The benchmark for paid customer acquisition cost for B2B SaaS businesses is $341.


5) LTV CAC Ratio


The LTV CAC ratio is a metric that measures the relationship between your customer lifetime value (LTV) and your CAC.

A high LTV to CAC ratio means that you’re generating more revenue from each customer than it costs you to acquire them. This is a good sign that your business is healthy and sustainable.

The standard LTV CAC ratio for B2B SaaS businesses is around 3:1 to 5:1.

This means that for every $1 you spend on acquiring a customer, you generate $3 to $5 in revenue.

Note that it’s important that you stay within that range.

If your ratio is lower than 3:1, it means that there isn’t a big enough margin from your revenue and CAC. This is not a sustainable business model and can eventually lead to slow growth.

On the other hand, if your ratio is higher than 5:1, it means that you’re missing out on potential growth opportunities. It’s an indicator that you can literally afford to acquire more customers and revenue by increasing your marketing budget.


6) Net Revenue Retention


Net revenue retention is the resulting change in recurring revenue from your existing customers, factoring in all possible additions or deductions from it.

These include the following:

  • Starting MRR: Your monthly recurring revenue (MRR) at the start of the month.
  • Expansion MRR: New revenue coming from upselling and cross-selling.
  • Churn MRR: Revenue lost due to churn.
  • Contraction MRR: Revenue lost due to downgraded subscriptions.

To calculate your net revenue retention, add your starting MRR and expansion MRR. Then subtract the sum of your churn MRR and contraction MRR.

Finally, to calculate how much your revenue changed since the start of the month, divide the resulting difference by your starting MRR.

The benchmark for net revenue retention varies depending on the composition of your customer base.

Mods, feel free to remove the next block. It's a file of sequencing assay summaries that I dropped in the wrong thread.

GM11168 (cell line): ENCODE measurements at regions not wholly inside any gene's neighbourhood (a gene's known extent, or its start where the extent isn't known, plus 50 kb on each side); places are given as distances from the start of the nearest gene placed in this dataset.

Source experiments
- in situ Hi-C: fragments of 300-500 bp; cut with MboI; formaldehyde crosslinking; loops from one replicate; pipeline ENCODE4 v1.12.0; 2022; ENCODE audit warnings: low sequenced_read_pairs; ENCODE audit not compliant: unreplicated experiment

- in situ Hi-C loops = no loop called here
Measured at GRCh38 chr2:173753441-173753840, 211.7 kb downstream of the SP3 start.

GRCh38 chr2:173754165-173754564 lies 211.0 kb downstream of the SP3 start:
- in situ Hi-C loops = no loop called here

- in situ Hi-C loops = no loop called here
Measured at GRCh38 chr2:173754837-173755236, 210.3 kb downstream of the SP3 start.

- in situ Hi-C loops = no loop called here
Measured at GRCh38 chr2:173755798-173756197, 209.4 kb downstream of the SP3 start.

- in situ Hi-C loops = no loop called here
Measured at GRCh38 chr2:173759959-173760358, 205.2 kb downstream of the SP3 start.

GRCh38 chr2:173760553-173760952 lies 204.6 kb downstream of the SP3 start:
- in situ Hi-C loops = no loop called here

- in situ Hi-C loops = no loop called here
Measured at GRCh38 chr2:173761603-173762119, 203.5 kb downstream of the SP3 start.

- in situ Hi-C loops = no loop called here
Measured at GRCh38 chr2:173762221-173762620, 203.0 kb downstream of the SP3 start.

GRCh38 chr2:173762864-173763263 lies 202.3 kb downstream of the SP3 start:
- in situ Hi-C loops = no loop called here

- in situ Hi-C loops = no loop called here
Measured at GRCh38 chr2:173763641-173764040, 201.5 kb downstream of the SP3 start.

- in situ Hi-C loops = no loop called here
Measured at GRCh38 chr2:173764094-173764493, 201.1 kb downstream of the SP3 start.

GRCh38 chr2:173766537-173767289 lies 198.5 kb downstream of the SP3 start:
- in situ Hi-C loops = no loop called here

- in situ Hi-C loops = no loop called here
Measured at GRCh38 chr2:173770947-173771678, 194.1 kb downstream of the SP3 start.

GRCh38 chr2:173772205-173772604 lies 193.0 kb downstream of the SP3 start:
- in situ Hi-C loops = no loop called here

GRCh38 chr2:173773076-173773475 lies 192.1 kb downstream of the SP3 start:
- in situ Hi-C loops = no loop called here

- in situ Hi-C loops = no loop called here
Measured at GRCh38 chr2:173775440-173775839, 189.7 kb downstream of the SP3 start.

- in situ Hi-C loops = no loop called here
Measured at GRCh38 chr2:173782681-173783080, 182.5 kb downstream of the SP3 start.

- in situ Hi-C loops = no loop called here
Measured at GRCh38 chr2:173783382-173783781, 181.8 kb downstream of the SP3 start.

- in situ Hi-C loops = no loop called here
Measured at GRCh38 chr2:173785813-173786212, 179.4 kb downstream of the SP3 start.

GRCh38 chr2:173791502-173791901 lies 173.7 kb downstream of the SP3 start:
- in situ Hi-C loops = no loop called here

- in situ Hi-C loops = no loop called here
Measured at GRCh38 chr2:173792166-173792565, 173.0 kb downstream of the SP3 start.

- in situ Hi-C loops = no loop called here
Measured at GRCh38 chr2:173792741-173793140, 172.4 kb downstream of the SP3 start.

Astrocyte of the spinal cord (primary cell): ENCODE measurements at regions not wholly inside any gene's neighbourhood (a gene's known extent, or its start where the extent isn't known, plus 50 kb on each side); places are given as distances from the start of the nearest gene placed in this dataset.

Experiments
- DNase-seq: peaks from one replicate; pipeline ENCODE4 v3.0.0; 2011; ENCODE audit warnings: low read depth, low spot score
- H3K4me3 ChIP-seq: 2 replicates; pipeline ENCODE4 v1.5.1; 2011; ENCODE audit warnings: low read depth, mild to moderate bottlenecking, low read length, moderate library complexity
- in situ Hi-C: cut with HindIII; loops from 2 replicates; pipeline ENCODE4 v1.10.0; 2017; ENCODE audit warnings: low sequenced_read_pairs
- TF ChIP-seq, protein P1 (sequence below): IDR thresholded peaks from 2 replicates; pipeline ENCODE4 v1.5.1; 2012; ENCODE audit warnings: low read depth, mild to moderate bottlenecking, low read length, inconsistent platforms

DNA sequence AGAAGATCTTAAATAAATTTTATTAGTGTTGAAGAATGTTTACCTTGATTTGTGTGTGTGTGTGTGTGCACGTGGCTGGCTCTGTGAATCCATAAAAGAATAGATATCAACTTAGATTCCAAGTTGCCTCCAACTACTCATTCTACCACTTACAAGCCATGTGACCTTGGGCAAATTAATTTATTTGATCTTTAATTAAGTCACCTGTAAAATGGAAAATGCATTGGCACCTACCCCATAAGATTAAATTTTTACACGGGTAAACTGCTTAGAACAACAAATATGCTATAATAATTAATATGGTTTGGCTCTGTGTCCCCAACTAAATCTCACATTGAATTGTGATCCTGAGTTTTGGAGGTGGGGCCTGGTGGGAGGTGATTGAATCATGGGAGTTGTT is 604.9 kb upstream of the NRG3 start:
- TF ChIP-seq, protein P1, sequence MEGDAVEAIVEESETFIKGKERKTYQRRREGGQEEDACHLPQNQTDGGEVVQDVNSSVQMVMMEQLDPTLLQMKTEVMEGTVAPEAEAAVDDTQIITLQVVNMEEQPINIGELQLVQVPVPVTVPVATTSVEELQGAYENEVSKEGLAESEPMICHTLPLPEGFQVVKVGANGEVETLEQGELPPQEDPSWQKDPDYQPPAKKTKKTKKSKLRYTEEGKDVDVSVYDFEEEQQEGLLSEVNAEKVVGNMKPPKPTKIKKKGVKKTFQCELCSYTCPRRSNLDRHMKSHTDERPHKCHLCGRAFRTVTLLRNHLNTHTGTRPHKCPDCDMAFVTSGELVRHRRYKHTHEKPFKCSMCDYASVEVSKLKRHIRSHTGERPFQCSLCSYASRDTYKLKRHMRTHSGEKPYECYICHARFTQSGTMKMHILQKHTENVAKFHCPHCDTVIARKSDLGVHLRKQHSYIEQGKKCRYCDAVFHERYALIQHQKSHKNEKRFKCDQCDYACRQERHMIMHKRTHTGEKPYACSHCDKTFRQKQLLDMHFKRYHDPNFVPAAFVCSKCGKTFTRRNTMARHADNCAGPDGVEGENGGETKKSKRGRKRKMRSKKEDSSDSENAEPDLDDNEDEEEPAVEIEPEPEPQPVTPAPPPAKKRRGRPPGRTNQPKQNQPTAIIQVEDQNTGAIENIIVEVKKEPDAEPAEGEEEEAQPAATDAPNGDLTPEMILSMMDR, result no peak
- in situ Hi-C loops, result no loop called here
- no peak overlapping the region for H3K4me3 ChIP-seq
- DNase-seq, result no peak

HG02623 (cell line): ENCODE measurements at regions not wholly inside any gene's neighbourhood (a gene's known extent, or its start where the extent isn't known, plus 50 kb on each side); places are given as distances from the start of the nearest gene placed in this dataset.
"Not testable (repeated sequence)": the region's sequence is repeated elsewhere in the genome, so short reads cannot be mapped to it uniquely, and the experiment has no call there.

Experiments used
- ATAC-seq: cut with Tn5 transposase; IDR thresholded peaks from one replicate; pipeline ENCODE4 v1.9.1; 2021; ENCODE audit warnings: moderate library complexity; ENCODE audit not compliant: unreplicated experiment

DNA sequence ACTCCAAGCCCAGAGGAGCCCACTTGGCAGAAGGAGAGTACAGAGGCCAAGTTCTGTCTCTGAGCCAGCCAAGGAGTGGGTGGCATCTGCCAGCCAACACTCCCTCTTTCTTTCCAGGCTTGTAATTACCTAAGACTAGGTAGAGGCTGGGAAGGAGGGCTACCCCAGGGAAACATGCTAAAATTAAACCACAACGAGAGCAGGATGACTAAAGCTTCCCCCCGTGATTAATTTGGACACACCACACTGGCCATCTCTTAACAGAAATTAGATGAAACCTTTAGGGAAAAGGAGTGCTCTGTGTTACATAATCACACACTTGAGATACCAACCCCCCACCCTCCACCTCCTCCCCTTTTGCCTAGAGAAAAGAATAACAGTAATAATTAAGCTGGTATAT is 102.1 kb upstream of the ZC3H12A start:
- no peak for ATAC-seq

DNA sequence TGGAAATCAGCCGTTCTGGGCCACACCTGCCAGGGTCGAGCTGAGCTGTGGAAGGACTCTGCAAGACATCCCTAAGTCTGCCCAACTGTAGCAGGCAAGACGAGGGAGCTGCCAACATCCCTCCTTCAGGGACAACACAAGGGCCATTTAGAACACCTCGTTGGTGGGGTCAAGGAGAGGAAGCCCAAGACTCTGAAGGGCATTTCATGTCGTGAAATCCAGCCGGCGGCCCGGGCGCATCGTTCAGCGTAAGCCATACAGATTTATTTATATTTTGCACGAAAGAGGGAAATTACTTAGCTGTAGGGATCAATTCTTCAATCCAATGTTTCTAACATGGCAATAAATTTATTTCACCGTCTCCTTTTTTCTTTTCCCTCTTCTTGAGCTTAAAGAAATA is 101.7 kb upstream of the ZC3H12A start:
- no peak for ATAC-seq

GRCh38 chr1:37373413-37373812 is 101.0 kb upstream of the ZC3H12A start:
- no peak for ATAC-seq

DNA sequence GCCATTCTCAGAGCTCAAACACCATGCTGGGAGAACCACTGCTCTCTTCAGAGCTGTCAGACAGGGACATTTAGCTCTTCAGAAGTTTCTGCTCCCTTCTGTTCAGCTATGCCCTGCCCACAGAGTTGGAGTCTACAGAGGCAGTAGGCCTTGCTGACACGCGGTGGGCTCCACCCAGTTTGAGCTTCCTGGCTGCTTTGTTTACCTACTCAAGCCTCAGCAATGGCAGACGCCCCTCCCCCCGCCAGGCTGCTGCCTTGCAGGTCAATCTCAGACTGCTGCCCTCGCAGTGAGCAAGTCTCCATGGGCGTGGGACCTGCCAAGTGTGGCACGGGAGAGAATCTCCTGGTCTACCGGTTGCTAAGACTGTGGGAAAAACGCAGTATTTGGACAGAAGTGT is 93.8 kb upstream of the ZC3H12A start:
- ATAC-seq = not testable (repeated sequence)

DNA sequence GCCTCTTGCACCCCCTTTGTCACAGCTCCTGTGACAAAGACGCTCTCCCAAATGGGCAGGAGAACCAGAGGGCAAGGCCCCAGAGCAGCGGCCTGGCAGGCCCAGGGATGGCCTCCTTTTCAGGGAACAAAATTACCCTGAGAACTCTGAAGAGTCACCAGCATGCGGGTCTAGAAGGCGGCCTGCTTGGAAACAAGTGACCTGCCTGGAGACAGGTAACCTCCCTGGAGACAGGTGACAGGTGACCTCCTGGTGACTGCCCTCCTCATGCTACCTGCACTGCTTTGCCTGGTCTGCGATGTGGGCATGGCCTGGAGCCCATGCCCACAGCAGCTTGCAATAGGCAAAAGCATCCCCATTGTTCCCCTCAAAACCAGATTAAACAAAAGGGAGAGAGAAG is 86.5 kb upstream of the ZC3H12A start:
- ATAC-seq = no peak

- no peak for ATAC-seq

If you have SMBs as customers, net revenue retention of 90% or higher is still acceptable.

If you’re catering to an enterprise market, the standard for net revenue retention is around 120%.

7) Net Promoter Score (NPS)


The Net Promoter Score (NPS) is a metric that measures customer satisfaction and loyalty.

First, you launch a survey asking customers how likely they are to recommend your SaaS product, on a scale of 1 to 10.

Then you group your respondents based on their answers:

  • Promoters: score 9 or 10
  • Passives: score 7 or 8
  • Detractors: score 6 or lower

To calculate your NPS, subtract the percentage of detractors from the percentage of promoters. The resulting score can be anywhere from -100 (all are detractors) to +100 (all are promoters).


Final Thoughts About B2B SaaS Marketing Benchmarks


As a B2B SaaS marketer, it’s important to have an understanding of the various benchmarks in order to accurately gauge your performance.

After all, it’s the only way of knowing whether or not your B2B marketing performance is up to par with industry standards.

If you’re not meeting the benchmarks, don’t sweat it too much. No company is perfect, after all. And there’s always room for improvement.

Just be sure to take action and make the necessary changes in order to get back on track.

Looking for more guides to help you grow your SaaS business? Check out our blog here.


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Ken Moo